Unemployment: Ranks of jobless swell nationwide
WASHINGTON • Unemployment rates rose in 44 U.S. states in July, the most states to show a monthly increase in more than three years and a reflection of weak hiring nationwide.
The Labor Department said Friday that unemployment rates fell in only two states and were unchanged in four.
Unemployment rates rose in nine states that are considered battlegrounds in the presidential election. That trend, if it continued, could pose a threat to President Barack Obama's re-election bid in less than three months.
Nationwide, hiring improved in July after three months of tepid job gains. But the national unemployment rate ticked up to 8.3 percent from 8.2 percent. Monthly job gains have averaged 150,000 this year. That's barely enough to accommodate population growth. As a result, the unemployment rate is the same as when the year began.
Still, 31 states gained jobs in July, while 19 lost them. Unemployment rates can rise in a state even when more jobs are created if more people start looking for work. People who are out of work are counted as unemployed only if they're looking for a job.
In the most closely contested states in the presidential race, unemployment has fallen over the past year. That could help Obama in his contest with GOP candidate Mitt Romney.
But it has started to tick up in recent months. In Nevada, the rate rose to 12 percent in July from 11.6 percent the previous month. That's the highest rate in the nation, though it's still much lower than a year ago, when it was 13.8 percent.
And in Michigan, the rate has increased to 9 percent, from 8.5 percent two months earlier.
Unemployment also increased in Florida, Virginia, North Carolina, Iowa, Pennsylvania, Michigan, Colorado, Wisconsin and New Hampshire.
The rate was unchanged at 7.2 percent in Ohio, the only swing state that didn't suffer an increase. Still, that rate is down sharply from 8.9 percent a year ago.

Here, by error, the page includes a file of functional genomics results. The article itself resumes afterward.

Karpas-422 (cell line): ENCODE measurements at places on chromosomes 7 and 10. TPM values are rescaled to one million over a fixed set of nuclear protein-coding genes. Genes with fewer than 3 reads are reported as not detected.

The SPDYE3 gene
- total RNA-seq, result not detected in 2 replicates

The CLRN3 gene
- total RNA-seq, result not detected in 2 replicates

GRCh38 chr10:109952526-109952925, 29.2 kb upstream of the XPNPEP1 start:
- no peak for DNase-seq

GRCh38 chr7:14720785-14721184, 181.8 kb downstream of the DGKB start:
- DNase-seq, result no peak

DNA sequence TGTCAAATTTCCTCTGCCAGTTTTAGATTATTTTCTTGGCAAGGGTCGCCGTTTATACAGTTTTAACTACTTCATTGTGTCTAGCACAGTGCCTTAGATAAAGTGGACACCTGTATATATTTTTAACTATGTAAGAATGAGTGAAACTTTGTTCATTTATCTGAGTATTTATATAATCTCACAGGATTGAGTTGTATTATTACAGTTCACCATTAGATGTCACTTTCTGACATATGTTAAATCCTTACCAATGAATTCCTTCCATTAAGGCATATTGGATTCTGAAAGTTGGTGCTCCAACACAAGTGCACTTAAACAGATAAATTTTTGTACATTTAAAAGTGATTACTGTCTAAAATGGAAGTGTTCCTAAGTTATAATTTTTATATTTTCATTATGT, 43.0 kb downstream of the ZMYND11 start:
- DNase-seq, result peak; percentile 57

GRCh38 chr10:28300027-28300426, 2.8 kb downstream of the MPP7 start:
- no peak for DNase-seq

Most competitive states have unemployment rates below the national level, so even recent increases may not have a large impact on voter sentiment.
Iowa's unemployment rate, for example, increased to 5.3 percent, still the sixth-lowest in the country. New Hampshire's rose to 5.4 percent and Virginia's increased to 5.9 percent, both far below the national rate.
Only four swing states have higher unemployment rates than the national figure: Nevada, Michigan, North Carolina at 9.6 percent, and Florida at 8.8 percent.
Some battleground states reported large job gains that could lead to lower unemployment rates in coming months. Michigan added 21,800 jobs, the second-largest increase in the nation, after California. Michigan's gains were mostly in manufacturing and government. Virginia reported the third-largest increase, 21,300, mainly in education and health care.
Most other battleground states added small numbers of jobs.
Unemployment rates and total jobs data are derived from two separate surveys and aren't always consistent each month. But they tend to even out over time.
Many political scientists say voter attitudes may be shaped more by national economic trends than local or statewide changes.
Most Americans probably read or hear more news about the national economy than they do about their local areas, some experts say. And they may not attribute regional economic changes to presidential policies.
Overall, the economy hasn't been growing fast enough to generate more hiring. It expanded at an annual rate of only 1.5 percent in the April-June quarter, down from 2 percent in the first quarter and 4.1 percent in the final three months of last year.
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